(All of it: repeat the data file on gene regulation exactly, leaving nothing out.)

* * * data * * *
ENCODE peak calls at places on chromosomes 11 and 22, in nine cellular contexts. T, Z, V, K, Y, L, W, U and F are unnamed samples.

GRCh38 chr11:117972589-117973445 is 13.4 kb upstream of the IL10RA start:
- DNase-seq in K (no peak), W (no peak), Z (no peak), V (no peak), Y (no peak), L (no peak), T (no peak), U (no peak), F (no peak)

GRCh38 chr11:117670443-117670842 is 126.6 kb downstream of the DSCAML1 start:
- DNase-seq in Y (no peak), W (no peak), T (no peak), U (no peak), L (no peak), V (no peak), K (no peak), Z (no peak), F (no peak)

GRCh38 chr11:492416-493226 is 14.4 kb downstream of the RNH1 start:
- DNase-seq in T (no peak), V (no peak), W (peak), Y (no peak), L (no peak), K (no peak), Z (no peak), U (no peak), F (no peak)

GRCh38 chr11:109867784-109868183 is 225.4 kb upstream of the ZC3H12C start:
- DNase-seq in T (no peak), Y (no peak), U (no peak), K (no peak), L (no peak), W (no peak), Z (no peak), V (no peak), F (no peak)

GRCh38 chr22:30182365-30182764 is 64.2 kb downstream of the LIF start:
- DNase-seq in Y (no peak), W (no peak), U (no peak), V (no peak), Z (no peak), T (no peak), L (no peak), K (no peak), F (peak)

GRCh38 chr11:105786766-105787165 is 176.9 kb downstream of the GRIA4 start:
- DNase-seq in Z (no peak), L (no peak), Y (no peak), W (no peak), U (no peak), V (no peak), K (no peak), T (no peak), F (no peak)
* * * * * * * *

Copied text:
ENCODE peak calls at places on chromosomes 11 and 22, in nine cellular contexts. T, Z, V, K, Y, L, W, U and F are unnamed samples.

GRCh38 chr11:117972589-117973445 is 13.4 kb upstream of the IL10RA start:
- DNase-seq in K (no peak), W (no peak), Z (no peak), V (no peak), Y (no peak), L (no peak), T (no peak), U (no peak), F (no peak)

GRCh38 chr11:117670443-117670842 is 126.6 kb downstream of the DSCAML1 start:
- DNase-seq in Y (no peak), W (no peak), T (no peak), U (no peak), L (no peak), V (no peak), K (no peak), Z (no peak), F (no peak)

GRCh38 chr11:492416-493226 is 14.4 kb downstream of the RNH1 start:
- DNase-seq in T (no peak), V (no peak), W (peak), Y (no peak), L (no peak), K (no peak), Z (no peak), U (no peak), F (no peak)

GRCh38 chr11:109867784-109868183 is 225.4 kb upstream of the ZC3H12C start:
- DNase-seq in T (no peak), Y (no peak), U (no peak), K (no peak), L (no peak), W (no peak), Z (no peak), V (no peak), F (no peak)

GRCh38 chr22:30182365-30182764 is 64.2 kb downstream of the LIF start:
- DNase-seq in Y (no peak), W (no peak), U (no peak), V (no peak), Z (no peak), T (no peak), L (no peak), K (no peak), F (peak)

GRCh38 chr11:105786766-105787165 is 176.9 kb downstream of the GRIA4 start:
- DNase-seq in Z (no peak), L (no peak), Y (no peak), W (no peak), U (no peak), V (no peak), K (no peak), T (no peak), F (no peak)